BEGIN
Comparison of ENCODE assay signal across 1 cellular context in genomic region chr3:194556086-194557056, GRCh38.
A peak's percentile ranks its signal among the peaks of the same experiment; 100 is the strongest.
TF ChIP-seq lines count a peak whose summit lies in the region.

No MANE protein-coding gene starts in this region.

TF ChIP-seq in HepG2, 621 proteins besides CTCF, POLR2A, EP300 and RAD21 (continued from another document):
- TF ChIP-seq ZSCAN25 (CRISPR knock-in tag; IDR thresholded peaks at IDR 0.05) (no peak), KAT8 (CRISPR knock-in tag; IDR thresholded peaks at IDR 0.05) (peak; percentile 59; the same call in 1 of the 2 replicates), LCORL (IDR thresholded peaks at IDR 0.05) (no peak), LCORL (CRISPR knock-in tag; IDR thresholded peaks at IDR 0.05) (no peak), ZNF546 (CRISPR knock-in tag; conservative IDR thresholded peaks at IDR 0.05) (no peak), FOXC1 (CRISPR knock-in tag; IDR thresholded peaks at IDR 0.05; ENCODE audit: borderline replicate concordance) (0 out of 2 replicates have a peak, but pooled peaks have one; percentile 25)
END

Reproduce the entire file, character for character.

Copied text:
Comparison of ENCODE assay signal across 1 cellular context in genomic region chr3:194556086-194557056, GRCh38.
A peak's percentile ranks its signal among the peaks of the same experiment; 100 is the strongest.
TF ChIP-seq lines count a peak whose summit lies in the region.

No MANE protein-coding gene starts in this region.

TF ChIP-seq in HepG2, 621 proteins besides CTCF, POLR2A, EP300 and RAD21 (continued from another document):
- TF ChIP-seq ZSCAN25 (CRISPR knock-in tag; IDR thresholded peaks at IDR 0.05) (no peak), KAT8 (CRISPR knock-in tag; IDR thresholded peaks at IDR 0.05) (peak; percentile 59; the same call in 1 of the 2 replicates), LCORL (IDR thresholded peaks at IDR 0.05) (no peak), LCORL (CRISPR knock-in tag; IDR thresholded peaks at IDR 0.05) (no peak), ZNF546 (CRISPR knock-in tag; conservative IDR thresholded peaks at IDR 0.05) (no peak), FOXC1 (CRISPR knock-in tag; IDR thresholded peaks at IDR 0.05; ENCODE audit: borderline replicate concordance) (0 out of 2 replicates have a peak, but pooled peaks have one; percentile 25)